Blair whiching

Tony Blair was in trouble. Grey-faced, uncharacteristically faltering, he could only reiterate under siege in the press, on television and in parliament that the Weapons of Mass Destruction which had convinced him to take Britain to war really did exist and would be found.

Perhaps to divert the heat, his colleague and chief spin doctor, Alastair Campbell, suddenly savaged what he characterised as the BBC’s biased coverage of the war with Iraq and the WMD dispute. He took special aim at the BBC’s defence correspondent, Andrew Gilligan, who notoriously reported that the September dossier on Iraqi WMD had been ‘sexed up’ at the behest of Downing Street.

‘We must not allow ourselves to be diverted by Downing Street, and in particular by Alastair Campbell,’ riposted the Guardian’s Richard Norton-Taylor on 28 June, ‘from extremely serious issues which go to the very heart of how we are being ruled.’ The following day, under the heading ‘Don’t Be Conned by the Campbell Sideshow’, the Independent joined in the charge, insisting that ‘Britain appears to have been led into an unjustified war, in which thousands of soldiers and civilians were killed, on a false pretext ... Unless the weapons are discovered and shown to be as lethal as Blair said, voters will not be distracted by marginal issues.’

Meanwhile, in the same newspapers and on the same days, another Blair was being argued about, though with somewhat less of a splash. This was Eric Arthur Blair who, on 25 June, while his namesake’s desperate defences were unravelling, would have been 100 had he lived. This Blair is of course much better known as George Orwell. Next to Richard Norton-Taylor’s article, headlined incidentally, ‘The BBC row has been got up to obscure the ugly truth’, was one called ‘Orwell: saint or stooge?’ in which Scott Lucas and D.J. Taylor, both biographers of Orwell, ‘argue over the inheritance of the literary icon’s fickle idealism’. And in the Independent, one page before the editorial on the ‘Campbell sideshow’, was ‘A hero for the wine bar warriors’ by Joan Smith—a flip, shallow column in which she remarked correctly that ‘George Orwell is everywhere’. The Independent and the Guardian were not alone in fulsomely if combatively recognising the centenary. Eric Blair, in his Orwell manifestation, was as ubiquitous during that week, even if in a lower key, as the other Blair—attracting praise and excoriation from admirers and the apostate Left respectively.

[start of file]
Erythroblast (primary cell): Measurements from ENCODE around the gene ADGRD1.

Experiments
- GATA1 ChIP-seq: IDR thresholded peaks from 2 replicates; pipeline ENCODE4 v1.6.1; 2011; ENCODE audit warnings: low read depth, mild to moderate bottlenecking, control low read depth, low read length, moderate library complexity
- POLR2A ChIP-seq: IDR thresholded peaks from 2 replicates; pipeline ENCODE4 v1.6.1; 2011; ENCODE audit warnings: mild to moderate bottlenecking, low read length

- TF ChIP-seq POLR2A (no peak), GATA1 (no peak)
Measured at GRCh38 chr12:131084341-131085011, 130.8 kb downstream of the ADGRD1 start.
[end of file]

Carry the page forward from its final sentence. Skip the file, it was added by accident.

From my temporary headquarters in Kentish Town, where azure summer skies were mocked towards the end of each long, traffic-traumatised day by a bluer haze of diesel fumes gathering thickly above grid locked Kentish Town Road, I observed these debates with compulsive interest. Kentish Town, while thoroughly insalubrious in so many obvious ways, was nevertheless a curiously apt place to be during the time of Orwell’s memorialisation and the inquisition of Tony Blair.

In Nineteen Eighty-Four, the anti-hero, Winston Smith, emerges from his office in the Ministry of Truth into a balmy, blue-skied evening, so lovely that he is tempted to go for a walk. Such a decision is dangerous in the society of Airstrip One. It denotes individualism, eccentricity, a transgression defined in Newspeak as ownlife. But Winston sets off anyway, turning ‘on impulse’ away from the bus stop and wandering off ‘into the labyrinth of London’. As Harry Mount shows in a stylish piece of literary detection in the 21 June Spectator, Winston Smith walks into Kentish Town, haunt of the ‘proles’.

It had been one of Orwell’s stamping grounds in the 1930s. He worked at Booklover’s Corner, which was not far from the present Owl Bookshop, and in emergency used the nearby pawn shop, still trading. And the uninviting, rundown pubs in the area—as Harry Mount shows and as I can well believe, having drunk in most of them—are not all that different from the ghastly proles’ pub that Winston visits during his semi-licit excursion.

Winston had set out on his walk desperate to escape for a while the suffocating atmosphere of London under the ever watchful gaze of Big Brother, the lies and fabrications of the Ministry of Truth, the unblinking eye of the telescreens, the oppression of slogans: War is peace, Freedom is slavery, Ignorance is strength.

For all their interest in Eric as opposed to Tony Blair, the London columnists didn’t notice that the Iraq WMD debate was precisely about the people being told that war in effect is peace, that the concept of freedom is susceptible of endless manipulation and obfuscation, and that ignorance—being kept in the dark or, worse, lied to—will in the long run prove to be a position of strength. The Poms didn’t buy it. They were outraged and Tony Blair remains in a critically parlous position because of his apparent deceptions.

Back in Australia, the Orwell anniversary created no such interest outside the academy. Our prime minister, as he routinely does, denied and shrugged his way through the WMD-absence problem, and suggested that the Australian people wanted to ‘move on’. Apparently we did. War, the nation convinced itself, was peace. Ignorance was strength, because uncomplicated. A subsequent crass attack on the ABC was worthy of The Ministry of Truth and just as unstoppable.

And, like Winston Smith at the end of his ordeal and in the depths of his defeat, Australians loved Big Brother—the telescreen one, that is. ?

Brian Matthews is a writer and academic.

 

 

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